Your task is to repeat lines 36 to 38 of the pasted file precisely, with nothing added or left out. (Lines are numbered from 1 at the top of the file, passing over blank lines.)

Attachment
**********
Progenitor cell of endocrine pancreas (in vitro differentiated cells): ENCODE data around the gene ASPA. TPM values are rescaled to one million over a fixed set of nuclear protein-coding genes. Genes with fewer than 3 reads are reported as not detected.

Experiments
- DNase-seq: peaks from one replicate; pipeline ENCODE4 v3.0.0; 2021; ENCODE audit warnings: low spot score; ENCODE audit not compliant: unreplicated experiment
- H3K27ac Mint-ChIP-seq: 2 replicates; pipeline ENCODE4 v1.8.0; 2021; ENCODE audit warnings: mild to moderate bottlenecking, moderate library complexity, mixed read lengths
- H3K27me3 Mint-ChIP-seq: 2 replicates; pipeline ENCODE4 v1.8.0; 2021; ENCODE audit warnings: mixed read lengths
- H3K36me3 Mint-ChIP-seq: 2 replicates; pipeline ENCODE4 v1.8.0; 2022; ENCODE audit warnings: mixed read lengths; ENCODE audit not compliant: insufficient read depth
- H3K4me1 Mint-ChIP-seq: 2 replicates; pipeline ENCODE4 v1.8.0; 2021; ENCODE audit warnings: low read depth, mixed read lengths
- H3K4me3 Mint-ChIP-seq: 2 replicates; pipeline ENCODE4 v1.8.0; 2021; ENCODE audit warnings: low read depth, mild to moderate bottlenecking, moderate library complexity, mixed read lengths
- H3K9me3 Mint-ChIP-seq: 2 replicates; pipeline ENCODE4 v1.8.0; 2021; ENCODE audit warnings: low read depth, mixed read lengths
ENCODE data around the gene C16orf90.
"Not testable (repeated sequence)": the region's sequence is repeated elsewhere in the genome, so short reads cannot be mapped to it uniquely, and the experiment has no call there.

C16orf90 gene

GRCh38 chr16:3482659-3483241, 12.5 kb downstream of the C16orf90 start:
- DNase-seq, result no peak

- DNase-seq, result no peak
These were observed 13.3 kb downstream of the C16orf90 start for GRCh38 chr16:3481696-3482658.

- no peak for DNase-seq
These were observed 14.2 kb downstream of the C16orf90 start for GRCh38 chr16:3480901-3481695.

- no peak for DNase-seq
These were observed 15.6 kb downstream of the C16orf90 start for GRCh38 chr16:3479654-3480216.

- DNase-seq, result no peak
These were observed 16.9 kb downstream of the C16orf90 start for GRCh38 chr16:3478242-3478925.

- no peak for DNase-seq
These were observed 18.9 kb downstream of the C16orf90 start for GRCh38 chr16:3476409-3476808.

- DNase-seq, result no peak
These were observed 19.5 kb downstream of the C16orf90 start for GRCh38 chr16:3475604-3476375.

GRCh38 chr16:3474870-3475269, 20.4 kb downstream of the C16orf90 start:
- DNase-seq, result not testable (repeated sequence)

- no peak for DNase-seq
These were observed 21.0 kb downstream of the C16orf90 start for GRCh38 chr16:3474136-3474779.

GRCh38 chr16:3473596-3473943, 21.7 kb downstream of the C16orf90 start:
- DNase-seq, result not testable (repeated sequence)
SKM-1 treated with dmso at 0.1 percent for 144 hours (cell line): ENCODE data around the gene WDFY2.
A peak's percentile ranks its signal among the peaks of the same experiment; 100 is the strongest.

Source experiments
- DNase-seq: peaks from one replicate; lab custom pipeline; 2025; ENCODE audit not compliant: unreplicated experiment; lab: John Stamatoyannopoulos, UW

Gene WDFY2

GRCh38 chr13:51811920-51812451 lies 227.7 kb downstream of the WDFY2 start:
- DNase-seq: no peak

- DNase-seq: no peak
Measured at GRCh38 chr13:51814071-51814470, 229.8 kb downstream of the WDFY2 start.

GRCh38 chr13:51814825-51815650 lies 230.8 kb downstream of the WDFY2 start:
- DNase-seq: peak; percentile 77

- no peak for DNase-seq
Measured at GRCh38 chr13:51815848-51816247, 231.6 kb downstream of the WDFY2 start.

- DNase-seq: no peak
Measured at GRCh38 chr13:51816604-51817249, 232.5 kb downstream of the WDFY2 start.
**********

- DNase-seq: peaks from one replicate; lab custom pipeline; 2025; ENCODE audit not compliant: unreplicated experiment; lab: John Stamatoyannopoulos, UW

Gene WDFY2

GRCh38 chr13:51811920-51812451 lies 227.7 kb downstream of the WDFY2 start: